According to their findings, all states introduced some legislation that either limited or endorsed reproductive care between 1974 and 2016, and twenty-one states enforced a minimum of one TRAP law during that timeframe. During that time, the annual suicide rate among reproductive-aged women was between 1.4 to 25.6 per 100,000, while the suicide among post-reproductive-age women was 2.7 to 33.2 per 100,000. During years when no TRAP laws were enforced, the suicide rate was 5.5 per 100,000 deaths in reproductive-aged women.

The suicide rate was 5.81% higher in reproductive-aged women during the years when TRAP laws were enforced compared to non-reproductive-age women. Race, ethnicity, state GDP growth, and state unemployment did not mediate the relationship between suicide rates and TRAP laws, meaning that suicide rates were similar between racial and ethnic groups, socioeconomic statuses, and political affiliations.

The study had various limitations. Among them was their lack of access to direct, individual-level data, and they had to rely on data from previous studies. For this reason, they had no access to the mental health consequences of restriction to abortion, and their demographic data was limited, unable to account for pregnant women and other gestating people, such as some transgender men and non-binary people.

Because of the limitations of the CDC’s and Census databases, they were also unable to study the differences in suicide rates by race and ethnicity beyond differences between the general population and Black or African Americans. Furthermore, although their method is among the preferred methods for suggesting causal inferences, it cannot determine causation. Among other limitations, the study might have underestimated the suicide rate as it depended upon reported estimates, and there was limited unavailable data which could influence the results.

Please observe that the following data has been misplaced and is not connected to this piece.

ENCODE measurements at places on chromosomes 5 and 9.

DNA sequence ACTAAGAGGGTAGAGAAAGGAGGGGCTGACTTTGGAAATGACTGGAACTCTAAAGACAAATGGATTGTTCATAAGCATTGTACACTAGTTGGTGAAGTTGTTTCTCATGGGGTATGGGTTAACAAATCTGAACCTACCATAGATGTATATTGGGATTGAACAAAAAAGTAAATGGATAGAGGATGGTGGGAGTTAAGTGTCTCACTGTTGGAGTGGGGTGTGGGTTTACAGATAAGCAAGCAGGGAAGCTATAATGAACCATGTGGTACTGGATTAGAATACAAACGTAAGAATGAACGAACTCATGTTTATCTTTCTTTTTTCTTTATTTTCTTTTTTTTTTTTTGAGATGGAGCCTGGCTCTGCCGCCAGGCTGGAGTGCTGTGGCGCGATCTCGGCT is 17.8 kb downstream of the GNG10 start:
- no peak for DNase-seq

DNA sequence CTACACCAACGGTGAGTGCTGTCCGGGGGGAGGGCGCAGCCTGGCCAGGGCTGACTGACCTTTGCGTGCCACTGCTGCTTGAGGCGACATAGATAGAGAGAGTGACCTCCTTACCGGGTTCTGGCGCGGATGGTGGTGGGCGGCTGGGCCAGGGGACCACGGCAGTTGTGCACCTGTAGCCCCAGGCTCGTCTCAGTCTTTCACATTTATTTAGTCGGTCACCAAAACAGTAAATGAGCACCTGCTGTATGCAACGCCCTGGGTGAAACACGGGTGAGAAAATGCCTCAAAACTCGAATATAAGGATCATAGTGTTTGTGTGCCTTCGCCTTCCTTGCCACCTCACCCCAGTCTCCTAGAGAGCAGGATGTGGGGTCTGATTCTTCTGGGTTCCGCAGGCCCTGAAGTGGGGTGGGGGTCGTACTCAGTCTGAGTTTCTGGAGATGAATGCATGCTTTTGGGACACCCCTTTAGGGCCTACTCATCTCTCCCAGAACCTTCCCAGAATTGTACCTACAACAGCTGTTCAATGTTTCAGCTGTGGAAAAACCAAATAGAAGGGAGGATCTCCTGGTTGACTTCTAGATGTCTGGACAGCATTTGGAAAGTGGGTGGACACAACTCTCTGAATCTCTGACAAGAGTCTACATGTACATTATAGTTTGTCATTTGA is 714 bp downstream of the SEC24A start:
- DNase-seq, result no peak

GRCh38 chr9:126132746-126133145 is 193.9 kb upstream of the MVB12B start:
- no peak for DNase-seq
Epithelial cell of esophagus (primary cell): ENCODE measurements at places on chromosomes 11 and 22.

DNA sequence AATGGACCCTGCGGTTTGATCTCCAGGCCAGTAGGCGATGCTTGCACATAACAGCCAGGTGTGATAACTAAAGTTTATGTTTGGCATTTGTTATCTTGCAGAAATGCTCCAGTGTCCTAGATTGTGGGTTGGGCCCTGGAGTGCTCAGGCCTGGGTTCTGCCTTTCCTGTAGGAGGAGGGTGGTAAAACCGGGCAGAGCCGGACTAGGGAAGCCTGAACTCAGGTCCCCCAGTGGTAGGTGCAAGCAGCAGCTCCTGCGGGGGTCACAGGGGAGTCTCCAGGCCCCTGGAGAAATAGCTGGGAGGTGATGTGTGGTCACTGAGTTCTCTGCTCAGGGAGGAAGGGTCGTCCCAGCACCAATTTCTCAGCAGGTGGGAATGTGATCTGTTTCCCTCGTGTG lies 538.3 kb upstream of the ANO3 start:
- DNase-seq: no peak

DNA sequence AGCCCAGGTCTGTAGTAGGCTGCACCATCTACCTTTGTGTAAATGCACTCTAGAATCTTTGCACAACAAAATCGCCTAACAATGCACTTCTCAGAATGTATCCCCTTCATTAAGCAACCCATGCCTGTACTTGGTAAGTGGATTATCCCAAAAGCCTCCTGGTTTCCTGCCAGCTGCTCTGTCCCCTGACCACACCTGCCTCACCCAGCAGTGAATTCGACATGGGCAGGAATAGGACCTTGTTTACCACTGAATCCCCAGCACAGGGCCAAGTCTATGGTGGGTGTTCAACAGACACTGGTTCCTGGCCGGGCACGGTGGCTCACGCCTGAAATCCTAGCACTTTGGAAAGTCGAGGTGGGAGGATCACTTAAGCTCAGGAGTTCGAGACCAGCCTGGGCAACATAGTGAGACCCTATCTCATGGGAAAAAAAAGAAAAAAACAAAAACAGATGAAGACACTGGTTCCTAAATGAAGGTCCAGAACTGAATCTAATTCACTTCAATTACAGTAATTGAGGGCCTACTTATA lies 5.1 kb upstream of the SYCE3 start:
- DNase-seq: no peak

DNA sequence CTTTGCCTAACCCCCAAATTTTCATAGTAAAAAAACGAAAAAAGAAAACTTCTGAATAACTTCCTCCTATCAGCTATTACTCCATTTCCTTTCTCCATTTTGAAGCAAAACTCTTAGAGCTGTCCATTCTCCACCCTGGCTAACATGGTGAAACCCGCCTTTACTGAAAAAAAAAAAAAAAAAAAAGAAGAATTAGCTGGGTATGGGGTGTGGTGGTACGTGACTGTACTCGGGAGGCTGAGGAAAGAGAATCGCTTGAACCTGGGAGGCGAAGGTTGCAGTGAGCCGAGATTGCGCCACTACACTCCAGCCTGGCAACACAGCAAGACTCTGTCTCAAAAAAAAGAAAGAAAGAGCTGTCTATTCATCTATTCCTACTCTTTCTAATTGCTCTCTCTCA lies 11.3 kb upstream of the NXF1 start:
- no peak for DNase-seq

The results of this study become relevant as legal restrictions on abortions have increased dramatically since the overturning of Roe vs. Wade in 2022. In addition, the study adds to the growing scientific literature on the topic, which has suggested that people do not experience trauma or negative psychological consequences from having abortions. On the other hand, being denied abortion has mental, physical, and economic implications in the lives of women and gestating people.

When read alongside the previous studies, the results suggest that this population not only experiences increased depression and anxiety after being denied an abortion but might contemplate suicide when their options are restricted. Therefore, policymakers with a genuine interest in the welfare of women and gestating people must address restrictions to reproductive health to promote their health and well-being.

 

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Zandberg, J., Waller, R., Visoki, E. & Barzilay, R. (2022). Association Between State-Level Access to Reproductive Care and Suicide Rates Among Women of Reproductive Age in the United States. JAMA Psychiatry, Online First, doi:10.1001/JAMA psychiatry.2022.4394 (Link)

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José G. Luiggi-Hernández
MIA Research News Team: José G. Luiggi-Hernández is a Clinical Psychology PhD student at Duquesne University with a background in public health. His current research and clinical interests involve understanding the lived experience of colonization using phenomenological, psychoanalytic, and decolonial frameworks. He has previously worked on research related to LGBTQ issues, health behaviors, mindfulness for chronic pain, CBT for diabetes and depression, among other projects.